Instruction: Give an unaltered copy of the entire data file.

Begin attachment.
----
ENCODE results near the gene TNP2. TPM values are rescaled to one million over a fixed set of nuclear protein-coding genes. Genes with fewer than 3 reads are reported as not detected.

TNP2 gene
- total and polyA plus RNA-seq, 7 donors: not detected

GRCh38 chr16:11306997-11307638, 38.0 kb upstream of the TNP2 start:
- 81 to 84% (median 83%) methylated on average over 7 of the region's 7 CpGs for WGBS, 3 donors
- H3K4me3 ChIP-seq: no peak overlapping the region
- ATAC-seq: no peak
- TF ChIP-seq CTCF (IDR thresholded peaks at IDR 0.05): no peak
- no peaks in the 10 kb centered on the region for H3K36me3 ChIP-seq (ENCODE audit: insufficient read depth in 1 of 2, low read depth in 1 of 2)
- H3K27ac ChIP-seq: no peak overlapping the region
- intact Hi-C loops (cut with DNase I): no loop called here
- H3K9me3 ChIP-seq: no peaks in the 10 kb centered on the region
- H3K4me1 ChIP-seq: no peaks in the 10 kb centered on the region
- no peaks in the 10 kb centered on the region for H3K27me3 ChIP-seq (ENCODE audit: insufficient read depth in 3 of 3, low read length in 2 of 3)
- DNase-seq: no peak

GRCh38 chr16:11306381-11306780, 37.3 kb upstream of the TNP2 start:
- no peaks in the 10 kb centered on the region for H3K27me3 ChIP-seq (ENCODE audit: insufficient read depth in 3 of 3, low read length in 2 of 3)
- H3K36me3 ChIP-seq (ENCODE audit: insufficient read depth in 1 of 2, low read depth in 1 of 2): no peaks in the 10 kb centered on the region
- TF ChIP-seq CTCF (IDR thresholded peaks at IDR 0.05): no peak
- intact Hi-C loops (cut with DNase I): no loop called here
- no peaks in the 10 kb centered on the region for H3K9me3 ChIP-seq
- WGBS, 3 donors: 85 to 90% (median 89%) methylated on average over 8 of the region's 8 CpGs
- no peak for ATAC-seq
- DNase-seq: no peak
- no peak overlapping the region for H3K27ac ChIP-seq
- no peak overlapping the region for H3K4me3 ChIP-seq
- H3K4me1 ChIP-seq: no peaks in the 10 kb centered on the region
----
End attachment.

ENCODE results near the gene TNP2. TPM values are rescaled to one million over a fixed set of nuclear protein-coding genes. Genes with fewer than 3 reads are reported as not detected.

TNP2 gene
- total and polyA plus RNA-seq, 7 donors: not detected

GRCh38 chr16:11306997-11307638, 38.0 kb upstream of the TNP2 start:
- 81 to 84% (median 83%) methylated on average over 7 of the region's 7 CpGs for WGBS, 3 donors
- H3K4me3 ChIP-seq: no peak overlapping the region
- ATAC-seq: no peak
- TF ChIP-seq CTCF (IDR thresholded peaks at IDR 0.05): no peak
- no peaks in the 10 kb centered on the region for H3K36me3 ChIP-seq (ENCODE audit: insufficient read depth in 1 of 2, low read depth in 1 of 2)
- H3K27ac ChIP-seq: no peak overlapping the region
- intact Hi-C loops (cut with DNase I): no loop called here
- H3K9me3 ChIP-seq: no peaks in the 10 kb centered on the region
- H3K4me1 ChIP-seq: no peaks in the 10 kb centered on the region
- no peaks in the 10 kb centered on the region for H3K27me3 ChIP-seq (ENCODE audit: insufficient read depth in 3 of 3, low read length in 2 of 3)
- DNase-seq: no peak

GRCh38 chr16:11306381-11306780, 37.3 kb upstream of the TNP2 start:
- no peaks in the 10 kb centered on the region for H3K27me3 ChIP-seq (ENCODE audit: insufficient read depth in 3 of 3, low read length in 2 of 3)
- H3K36me3 ChIP-seq (ENCODE audit: insufficient read depth in 1 of 2, low read depth in 1 of 2): no peaks in the 10 kb centered on the region
- TF ChIP-seq CTCF (IDR thresholded peaks at IDR 0.05): no peak
- intact Hi-C loops (cut with DNase I): no loop called here
- no peaks in the 10 kb centered on the region for H3K9me3 ChIP-seq
- WGBS, 3 donors: 85 to 90% (median 89%) methylated on average over 8 of the region's 8 CpGs
- no peak for ATAC-seq
- DNase-seq: no peak
- no peak overlapping the region for H3K27ac ChIP-seq
- no peak overlapping the region for H3K4me3 ChIP-seq
- H3K4me1 ChIP-seq: no peaks in the 10 kb centered on the region